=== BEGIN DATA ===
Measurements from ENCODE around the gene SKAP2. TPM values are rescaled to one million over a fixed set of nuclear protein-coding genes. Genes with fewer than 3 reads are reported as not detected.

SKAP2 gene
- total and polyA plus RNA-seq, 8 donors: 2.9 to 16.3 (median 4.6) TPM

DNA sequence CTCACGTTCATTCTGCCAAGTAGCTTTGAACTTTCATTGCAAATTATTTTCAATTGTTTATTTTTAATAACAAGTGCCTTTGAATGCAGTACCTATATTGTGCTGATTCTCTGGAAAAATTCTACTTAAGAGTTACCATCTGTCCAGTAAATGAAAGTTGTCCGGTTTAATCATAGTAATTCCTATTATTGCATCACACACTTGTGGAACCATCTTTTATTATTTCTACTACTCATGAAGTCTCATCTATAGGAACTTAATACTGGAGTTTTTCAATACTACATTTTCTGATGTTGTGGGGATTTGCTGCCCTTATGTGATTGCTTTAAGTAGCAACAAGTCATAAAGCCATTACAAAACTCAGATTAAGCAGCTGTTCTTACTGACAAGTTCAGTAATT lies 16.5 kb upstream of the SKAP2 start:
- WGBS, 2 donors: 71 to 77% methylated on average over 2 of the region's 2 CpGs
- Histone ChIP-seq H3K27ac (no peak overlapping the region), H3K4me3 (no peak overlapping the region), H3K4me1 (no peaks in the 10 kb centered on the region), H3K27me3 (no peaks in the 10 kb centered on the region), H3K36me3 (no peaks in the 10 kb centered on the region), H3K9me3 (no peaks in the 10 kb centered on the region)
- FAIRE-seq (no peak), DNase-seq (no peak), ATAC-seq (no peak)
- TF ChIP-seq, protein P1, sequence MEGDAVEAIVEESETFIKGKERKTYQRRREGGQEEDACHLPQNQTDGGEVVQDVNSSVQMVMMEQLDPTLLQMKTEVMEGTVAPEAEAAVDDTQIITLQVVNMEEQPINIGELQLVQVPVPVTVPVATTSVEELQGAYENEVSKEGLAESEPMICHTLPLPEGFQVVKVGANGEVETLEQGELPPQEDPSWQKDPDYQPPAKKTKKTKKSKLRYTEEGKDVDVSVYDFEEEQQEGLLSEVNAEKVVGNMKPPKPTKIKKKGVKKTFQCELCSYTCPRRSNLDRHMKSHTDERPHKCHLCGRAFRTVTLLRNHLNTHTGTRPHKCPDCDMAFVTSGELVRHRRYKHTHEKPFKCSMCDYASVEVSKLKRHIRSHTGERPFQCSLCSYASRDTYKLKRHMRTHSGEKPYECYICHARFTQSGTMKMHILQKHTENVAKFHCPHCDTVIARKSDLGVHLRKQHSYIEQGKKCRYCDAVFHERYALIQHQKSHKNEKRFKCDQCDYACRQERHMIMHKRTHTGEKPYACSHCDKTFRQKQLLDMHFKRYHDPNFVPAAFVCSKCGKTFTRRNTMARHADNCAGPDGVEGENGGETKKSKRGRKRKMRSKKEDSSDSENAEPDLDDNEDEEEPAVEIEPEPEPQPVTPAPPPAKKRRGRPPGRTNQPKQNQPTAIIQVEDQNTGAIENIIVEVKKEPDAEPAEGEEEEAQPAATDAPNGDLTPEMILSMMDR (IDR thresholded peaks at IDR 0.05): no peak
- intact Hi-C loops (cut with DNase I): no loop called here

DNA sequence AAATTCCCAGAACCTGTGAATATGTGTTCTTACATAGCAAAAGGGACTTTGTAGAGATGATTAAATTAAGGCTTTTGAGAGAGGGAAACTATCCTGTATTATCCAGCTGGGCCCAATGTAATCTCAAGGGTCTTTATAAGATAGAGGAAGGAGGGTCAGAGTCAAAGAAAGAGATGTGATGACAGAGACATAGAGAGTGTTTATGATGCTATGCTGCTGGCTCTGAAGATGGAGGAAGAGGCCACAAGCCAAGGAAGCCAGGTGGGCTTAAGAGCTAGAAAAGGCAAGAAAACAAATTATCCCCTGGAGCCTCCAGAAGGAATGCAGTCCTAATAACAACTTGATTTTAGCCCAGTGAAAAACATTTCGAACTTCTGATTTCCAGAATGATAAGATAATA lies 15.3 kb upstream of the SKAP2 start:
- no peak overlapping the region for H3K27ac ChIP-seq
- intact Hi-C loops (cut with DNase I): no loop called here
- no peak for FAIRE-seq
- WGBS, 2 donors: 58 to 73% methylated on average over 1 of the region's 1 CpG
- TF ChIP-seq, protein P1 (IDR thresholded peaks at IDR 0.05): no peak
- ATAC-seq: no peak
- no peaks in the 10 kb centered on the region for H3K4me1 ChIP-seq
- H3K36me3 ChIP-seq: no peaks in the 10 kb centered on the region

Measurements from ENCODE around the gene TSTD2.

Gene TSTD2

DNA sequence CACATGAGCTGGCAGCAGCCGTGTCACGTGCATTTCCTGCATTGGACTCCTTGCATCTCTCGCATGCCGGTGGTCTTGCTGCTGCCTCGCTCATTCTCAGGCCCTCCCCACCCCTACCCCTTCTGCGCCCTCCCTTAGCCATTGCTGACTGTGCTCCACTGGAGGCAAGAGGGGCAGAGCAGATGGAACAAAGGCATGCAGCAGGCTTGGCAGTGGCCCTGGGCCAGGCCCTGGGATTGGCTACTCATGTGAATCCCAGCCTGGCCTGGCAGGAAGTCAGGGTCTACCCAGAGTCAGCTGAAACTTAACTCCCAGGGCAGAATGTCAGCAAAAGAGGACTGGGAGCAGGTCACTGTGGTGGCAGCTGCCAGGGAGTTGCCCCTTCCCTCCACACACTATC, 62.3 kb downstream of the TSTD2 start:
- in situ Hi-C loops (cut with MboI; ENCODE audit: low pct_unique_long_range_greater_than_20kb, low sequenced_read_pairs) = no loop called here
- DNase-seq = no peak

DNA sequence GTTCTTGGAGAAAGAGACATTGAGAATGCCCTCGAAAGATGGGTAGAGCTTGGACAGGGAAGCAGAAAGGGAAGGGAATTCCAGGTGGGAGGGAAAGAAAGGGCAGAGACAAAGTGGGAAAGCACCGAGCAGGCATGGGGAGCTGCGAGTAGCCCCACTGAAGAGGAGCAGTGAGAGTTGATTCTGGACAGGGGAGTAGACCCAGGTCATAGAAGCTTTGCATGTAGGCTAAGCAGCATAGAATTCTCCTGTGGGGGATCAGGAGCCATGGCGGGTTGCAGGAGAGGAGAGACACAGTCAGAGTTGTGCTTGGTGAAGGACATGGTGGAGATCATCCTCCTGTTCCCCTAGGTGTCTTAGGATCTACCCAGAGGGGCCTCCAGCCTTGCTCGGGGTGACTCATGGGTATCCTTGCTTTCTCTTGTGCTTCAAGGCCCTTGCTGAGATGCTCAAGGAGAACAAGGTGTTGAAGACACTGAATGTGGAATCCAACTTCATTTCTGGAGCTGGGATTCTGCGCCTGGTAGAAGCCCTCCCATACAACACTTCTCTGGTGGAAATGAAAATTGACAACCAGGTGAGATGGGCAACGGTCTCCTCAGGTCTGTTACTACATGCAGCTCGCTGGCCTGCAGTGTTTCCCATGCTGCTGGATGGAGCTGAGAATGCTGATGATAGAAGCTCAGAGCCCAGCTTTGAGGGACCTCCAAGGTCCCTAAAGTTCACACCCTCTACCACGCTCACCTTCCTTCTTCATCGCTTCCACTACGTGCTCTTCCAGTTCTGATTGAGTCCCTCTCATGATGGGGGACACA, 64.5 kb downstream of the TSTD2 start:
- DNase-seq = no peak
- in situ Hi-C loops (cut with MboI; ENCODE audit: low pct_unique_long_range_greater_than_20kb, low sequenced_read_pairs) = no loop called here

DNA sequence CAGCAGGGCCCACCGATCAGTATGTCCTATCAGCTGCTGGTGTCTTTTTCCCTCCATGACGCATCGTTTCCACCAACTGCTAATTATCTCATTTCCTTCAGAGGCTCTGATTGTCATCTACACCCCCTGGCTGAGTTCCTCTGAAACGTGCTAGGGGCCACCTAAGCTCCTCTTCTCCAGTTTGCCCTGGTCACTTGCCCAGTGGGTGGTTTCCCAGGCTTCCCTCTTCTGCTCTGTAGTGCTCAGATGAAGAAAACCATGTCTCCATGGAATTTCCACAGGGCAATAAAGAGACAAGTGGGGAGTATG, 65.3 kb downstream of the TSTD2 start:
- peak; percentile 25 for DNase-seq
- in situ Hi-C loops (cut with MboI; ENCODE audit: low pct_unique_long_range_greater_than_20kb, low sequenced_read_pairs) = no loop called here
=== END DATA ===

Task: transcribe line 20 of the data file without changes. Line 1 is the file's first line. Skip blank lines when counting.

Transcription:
Gene TSTD2